Acupuncture and Chiropractic: Healthy Horses Workshop

During the annual convention of the American Association of Equine Practitioners, one day is set aside for horse owners in the area to listen to experts in the field lecture and demonstrate on specific aspects involved in the overall wellness, training, and care of the horse. This program is known as the Healthy Horses Workshop.

The December 2007 workshop was held at the Osceola Heritage Park, Kissimmee Valley Livestock Show Pavilion, a short distance from the convention site in Orlando. A panel of blue ribbon presenters touched on subjects ranging from dentistry to understanding the art of communication between horse and human. About 175 horse owners were in attendance.

Heather Heiderich, DVM, associate veterinarian with Florida Equine Veterinary Services Inc., in Clermont, Fla., spoke on the topic of acupuncture and chiropractic.

Acupuncture can be effective in treating chronic pain and musculoskeletal disorders such as lameness, Heiderich told her listeners. She said it also can be beneficial for eye problems, mild colic, respiratory disorders, anhidrosis (the inability to sweat), behavior problems, anxiety, neurological issues, and immune-related conditions.

Heiderich emphasized that chiropractic care does not replace traditional veterinary medicine, but it works very well in conjunction with it.

Acupuncture, she told the group, is an ancient technique that originated from traditional Chinese medicine and involves putting needles in specific points on the body to treat disease or relieve pain.

Those specific places, she said, are known as acupuncture points and can be used to diagnose and treat certain conditions. "Careful palpation of these points," she said, "can reveal problems, guide treatment recommendations, and even be used to evaluate the efficacy of the therapy."

These points, she further explained, are specific locations on the surface of the skin where pressure is applied in order to affect the channels through which Qi, defined as life force and energy, flows through the body. "By stimulating these acupuncture points, even those located far from the site of the symptoms, the veterinary acupuncturist can help the animal's body to heal itself by balancing its own vital energies," said Heiderich.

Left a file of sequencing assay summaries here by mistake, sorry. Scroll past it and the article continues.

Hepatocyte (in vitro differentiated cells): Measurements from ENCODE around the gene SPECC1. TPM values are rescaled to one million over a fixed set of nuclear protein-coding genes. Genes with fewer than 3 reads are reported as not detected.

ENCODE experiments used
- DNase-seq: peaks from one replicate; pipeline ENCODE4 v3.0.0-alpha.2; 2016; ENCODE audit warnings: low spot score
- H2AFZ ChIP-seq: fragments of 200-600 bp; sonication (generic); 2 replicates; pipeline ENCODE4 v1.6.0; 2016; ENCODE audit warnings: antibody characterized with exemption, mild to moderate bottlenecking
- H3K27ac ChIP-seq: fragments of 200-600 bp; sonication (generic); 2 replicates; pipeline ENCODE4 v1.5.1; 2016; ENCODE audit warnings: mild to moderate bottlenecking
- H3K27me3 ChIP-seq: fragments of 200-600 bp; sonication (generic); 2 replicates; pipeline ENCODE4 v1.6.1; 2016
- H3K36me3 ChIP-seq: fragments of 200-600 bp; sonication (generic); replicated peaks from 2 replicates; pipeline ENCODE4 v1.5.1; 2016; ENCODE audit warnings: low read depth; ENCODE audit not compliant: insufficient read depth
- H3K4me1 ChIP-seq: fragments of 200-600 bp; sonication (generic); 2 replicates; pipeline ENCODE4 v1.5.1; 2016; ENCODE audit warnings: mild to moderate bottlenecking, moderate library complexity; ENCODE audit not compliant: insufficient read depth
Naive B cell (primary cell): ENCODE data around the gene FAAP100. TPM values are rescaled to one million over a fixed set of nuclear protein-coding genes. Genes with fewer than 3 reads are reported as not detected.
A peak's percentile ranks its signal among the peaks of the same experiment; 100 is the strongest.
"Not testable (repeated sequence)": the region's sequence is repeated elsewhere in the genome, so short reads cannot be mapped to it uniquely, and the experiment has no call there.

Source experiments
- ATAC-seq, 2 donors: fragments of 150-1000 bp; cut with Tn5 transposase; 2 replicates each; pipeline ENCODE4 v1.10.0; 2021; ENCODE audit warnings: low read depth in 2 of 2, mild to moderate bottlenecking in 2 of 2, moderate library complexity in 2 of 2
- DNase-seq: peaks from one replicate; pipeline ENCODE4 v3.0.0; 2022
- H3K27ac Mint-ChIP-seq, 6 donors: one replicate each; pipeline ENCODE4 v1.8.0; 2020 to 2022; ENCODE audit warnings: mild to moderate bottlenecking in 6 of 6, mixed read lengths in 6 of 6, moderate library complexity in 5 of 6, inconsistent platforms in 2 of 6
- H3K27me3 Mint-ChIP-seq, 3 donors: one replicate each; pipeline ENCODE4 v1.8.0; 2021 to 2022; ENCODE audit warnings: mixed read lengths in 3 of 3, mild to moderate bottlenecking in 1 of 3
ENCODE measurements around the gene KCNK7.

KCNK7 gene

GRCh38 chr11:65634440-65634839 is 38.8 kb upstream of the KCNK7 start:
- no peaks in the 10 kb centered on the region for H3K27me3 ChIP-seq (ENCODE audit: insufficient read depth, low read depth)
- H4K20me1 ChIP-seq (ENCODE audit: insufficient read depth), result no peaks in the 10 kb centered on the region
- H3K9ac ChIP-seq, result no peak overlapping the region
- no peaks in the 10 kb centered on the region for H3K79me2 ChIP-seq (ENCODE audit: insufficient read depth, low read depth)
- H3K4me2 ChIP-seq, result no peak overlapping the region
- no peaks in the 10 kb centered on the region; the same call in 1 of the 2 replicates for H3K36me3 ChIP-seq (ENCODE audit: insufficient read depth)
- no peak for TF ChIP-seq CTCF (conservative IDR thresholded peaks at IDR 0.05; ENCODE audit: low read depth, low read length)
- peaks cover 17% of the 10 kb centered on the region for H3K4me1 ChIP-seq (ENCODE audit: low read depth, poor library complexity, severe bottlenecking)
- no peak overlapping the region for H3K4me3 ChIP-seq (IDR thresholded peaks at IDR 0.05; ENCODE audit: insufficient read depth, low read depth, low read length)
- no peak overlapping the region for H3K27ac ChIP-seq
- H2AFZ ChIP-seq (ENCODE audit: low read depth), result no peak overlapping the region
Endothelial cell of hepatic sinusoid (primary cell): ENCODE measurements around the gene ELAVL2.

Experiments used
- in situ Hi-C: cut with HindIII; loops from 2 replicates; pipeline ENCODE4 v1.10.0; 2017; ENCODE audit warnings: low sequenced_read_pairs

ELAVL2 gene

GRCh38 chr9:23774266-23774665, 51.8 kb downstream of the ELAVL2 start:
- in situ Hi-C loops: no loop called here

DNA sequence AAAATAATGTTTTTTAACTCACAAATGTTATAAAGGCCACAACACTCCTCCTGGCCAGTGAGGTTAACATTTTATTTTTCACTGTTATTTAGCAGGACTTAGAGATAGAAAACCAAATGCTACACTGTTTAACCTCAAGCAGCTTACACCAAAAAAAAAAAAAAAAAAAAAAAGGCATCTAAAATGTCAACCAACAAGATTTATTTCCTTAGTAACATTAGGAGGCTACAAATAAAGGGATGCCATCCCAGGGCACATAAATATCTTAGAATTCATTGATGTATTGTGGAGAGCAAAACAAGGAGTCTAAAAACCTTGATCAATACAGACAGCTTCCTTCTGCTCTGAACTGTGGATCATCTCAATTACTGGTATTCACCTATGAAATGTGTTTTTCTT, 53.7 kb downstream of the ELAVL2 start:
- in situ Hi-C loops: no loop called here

Chiropractic, she said, is defined as the art, science, and philosophy of conservative health care. "It is a type of holistic health care that promotes natural health through adjustments of the joints of the body in an attempt to remove interference from an individual's nervous system," she explained.

The chiropractic approach, she told the group, has been around for 100 years and involves the specific portion of the nervous system housed within the skull and the spinal column. It was discovered, she said, that a malalignment of joints (known as subluxation), especially the vertebrae, adversely alters nerve function in those areas. The goal of the chiropractor is to put the joints back into proper alignment.

Heiderich emphasized that chiropractic care does not replace traditional veterinary medicine, but it works very well in conjunction with it. "The chiropractic adjustment," she said, "is designed to restore correct alignment and full working order, thus, restoring the proper function of the nervous system."

Other presenters included: Rob Arnott, DVM, a practitioner with Saint John Valley Vet Services in Houlton, Maine, equine dentistry; Jennifer MacLeay, DVM, PhD, Dipl. ACVIM, assistant professor of large animal medicine at Colorado State University, Understanding the Science of Natural Horsemanship; David Hayes, DVM, owner of The Pet Hospital in Meridian, Idaho, One Step Horsemanship; and Olympic gold medalist David O'Connor giving demonstrations and discussing horsemanship. Keep an eye on for more on their presentations.

About the Author

Les Sellnow

Les Sellnow is a free-lance writer based near Riverton, Wyo. He specializes in articles on equine research, and operates a ranch where he raises horses and livestock. He has authored several fiction and non-fiction books, including Understanding Equine Lameness and Understanding The Young Horse, published by Eclipse Press and available at or by calling 800/582-5604.

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